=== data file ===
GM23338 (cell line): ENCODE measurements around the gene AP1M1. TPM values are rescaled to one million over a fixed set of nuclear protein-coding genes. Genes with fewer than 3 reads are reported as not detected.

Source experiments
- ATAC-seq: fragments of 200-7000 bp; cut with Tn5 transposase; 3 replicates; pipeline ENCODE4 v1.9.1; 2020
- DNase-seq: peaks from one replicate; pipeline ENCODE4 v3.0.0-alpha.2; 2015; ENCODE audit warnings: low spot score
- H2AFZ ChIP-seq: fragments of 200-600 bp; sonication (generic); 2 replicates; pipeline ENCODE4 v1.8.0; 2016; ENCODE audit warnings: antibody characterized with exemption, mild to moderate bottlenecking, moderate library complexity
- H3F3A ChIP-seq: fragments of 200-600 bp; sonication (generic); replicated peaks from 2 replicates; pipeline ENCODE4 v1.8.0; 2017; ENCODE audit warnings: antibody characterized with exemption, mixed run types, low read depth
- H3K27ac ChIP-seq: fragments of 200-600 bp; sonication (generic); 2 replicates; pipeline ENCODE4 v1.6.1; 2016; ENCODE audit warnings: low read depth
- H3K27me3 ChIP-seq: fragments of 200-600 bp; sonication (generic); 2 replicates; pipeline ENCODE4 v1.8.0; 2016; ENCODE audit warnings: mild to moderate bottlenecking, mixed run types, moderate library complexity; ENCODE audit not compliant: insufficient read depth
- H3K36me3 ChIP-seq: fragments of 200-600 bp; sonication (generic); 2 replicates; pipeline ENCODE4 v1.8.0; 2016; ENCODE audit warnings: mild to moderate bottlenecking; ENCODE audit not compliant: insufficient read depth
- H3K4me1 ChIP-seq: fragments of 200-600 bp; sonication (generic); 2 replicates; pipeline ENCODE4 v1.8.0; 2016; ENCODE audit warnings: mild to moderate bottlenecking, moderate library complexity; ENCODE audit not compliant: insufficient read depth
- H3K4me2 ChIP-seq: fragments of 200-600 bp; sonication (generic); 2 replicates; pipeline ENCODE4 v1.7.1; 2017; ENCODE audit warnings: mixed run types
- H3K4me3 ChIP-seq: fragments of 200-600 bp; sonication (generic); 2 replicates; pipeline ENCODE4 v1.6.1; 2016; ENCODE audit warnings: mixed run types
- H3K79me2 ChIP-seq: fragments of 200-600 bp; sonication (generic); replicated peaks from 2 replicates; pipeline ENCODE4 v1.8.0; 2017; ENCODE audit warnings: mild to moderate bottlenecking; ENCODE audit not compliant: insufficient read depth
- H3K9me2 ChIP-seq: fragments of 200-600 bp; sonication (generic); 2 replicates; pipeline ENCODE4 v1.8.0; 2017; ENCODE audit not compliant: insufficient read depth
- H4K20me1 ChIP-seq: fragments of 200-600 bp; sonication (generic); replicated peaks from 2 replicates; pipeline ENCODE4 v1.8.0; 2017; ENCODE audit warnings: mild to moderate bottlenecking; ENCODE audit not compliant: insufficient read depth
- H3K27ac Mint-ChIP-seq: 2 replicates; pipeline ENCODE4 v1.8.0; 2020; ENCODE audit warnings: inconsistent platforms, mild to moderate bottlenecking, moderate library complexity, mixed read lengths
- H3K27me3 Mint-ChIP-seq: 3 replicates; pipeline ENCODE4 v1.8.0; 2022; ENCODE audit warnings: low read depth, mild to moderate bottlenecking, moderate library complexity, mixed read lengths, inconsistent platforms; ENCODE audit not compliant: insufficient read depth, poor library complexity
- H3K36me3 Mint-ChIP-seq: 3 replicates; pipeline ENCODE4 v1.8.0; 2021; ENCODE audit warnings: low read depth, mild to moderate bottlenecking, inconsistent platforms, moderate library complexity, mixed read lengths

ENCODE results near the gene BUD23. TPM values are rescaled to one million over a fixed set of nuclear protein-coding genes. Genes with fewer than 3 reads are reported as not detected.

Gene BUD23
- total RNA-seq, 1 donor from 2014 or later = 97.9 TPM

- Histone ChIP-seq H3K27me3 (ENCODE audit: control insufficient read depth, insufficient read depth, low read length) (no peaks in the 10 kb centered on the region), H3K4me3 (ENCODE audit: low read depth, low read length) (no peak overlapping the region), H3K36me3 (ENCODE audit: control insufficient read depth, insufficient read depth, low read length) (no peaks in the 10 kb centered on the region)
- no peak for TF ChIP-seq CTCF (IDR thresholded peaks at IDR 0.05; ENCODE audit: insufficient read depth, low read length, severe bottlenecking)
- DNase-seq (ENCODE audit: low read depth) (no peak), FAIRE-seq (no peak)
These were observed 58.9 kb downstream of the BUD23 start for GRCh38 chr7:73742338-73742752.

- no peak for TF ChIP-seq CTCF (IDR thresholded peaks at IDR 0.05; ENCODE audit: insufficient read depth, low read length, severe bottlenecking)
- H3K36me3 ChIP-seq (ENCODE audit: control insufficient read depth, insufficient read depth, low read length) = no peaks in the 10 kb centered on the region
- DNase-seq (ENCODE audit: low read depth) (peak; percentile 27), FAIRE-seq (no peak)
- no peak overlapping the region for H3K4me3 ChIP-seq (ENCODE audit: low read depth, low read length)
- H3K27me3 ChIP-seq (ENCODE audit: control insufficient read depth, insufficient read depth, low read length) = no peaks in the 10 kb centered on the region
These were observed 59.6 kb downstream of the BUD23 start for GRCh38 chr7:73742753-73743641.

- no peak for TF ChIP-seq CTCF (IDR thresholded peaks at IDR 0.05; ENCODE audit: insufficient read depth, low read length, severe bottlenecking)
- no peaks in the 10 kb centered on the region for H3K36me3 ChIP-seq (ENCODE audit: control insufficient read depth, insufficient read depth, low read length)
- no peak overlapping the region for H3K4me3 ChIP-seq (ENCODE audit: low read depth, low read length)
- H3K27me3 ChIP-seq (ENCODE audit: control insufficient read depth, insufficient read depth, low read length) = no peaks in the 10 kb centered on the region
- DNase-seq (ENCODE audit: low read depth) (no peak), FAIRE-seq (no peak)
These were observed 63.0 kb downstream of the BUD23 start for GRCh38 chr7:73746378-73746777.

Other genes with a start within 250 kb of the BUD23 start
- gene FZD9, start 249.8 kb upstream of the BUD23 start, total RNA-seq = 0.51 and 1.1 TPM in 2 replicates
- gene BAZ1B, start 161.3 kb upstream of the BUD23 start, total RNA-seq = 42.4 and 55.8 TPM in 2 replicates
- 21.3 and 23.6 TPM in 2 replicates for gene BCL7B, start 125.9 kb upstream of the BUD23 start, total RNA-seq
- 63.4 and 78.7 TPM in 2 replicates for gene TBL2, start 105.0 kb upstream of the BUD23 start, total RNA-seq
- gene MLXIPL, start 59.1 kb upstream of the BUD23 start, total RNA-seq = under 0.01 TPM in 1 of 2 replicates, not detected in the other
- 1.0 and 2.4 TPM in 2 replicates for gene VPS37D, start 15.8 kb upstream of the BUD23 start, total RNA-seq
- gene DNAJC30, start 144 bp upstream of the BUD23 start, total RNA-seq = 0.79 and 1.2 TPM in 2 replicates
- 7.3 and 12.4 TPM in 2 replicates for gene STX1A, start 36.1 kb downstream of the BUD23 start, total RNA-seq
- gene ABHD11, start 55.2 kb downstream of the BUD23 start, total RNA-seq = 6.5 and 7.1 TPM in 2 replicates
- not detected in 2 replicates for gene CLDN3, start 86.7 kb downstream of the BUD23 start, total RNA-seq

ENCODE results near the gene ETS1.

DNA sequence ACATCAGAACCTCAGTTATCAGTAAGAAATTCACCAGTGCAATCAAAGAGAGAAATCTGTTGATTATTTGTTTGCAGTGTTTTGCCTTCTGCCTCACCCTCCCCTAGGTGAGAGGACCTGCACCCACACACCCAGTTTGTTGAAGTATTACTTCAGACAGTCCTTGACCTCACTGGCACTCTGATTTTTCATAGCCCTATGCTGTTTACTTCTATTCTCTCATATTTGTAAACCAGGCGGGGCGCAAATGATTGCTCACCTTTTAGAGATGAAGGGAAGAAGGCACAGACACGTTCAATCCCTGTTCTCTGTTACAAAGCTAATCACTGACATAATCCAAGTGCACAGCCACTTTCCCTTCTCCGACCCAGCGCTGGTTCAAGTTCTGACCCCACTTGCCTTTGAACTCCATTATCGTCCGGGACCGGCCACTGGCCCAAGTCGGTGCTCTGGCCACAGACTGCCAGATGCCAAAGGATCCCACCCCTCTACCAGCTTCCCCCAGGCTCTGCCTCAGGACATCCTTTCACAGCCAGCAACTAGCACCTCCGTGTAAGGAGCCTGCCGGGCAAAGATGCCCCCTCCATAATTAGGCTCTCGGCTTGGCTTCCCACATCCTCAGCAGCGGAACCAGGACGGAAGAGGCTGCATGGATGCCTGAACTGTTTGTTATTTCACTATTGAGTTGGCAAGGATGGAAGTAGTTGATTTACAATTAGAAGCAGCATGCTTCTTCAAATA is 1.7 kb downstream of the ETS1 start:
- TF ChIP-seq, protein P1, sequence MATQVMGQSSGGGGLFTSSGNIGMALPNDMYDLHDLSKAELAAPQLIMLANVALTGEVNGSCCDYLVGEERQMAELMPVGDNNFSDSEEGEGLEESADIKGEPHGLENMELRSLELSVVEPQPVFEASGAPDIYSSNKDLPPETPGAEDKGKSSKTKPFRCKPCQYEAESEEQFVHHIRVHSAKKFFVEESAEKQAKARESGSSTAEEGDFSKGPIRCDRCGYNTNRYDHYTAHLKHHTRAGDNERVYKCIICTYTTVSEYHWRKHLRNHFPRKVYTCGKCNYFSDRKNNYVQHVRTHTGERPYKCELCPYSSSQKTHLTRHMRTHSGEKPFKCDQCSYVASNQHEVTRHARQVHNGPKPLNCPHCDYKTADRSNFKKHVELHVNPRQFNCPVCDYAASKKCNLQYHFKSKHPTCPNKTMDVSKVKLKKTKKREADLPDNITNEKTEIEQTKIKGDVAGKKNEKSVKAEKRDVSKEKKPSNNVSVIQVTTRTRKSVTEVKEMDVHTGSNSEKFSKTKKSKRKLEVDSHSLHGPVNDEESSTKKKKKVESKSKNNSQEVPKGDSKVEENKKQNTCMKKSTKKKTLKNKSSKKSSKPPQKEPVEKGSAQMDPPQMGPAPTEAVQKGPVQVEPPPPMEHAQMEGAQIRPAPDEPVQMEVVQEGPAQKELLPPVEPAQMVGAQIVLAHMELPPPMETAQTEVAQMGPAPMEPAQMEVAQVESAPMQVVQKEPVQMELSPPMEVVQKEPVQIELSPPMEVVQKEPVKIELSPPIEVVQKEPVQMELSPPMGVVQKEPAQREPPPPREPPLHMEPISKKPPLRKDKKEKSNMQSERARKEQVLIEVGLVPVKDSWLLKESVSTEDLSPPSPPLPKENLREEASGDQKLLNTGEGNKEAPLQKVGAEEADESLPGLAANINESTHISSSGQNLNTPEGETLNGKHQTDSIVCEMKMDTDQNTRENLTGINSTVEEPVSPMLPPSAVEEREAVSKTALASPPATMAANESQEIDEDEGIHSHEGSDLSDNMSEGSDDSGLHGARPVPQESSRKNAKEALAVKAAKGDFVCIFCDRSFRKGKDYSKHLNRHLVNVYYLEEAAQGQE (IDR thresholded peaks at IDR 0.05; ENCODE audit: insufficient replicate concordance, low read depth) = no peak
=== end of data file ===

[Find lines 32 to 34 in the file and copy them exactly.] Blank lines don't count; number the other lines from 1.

- no peak for TF ChIP-seq CTCF (IDR thresholded peaks at IDR 0.05; ENCODE audit: insufficient read depth, low read length, severe bottlenecking)
- no peaks in the 10 kb centered on the region for H3K36me3 ChIP-seq (ENCODE audit: control insufficient read depth, insufficient read depth, low read length)
- no peak overlapping the region for H3K4me3 ChIP-seq (ENCODE audit: low read depth, low read length)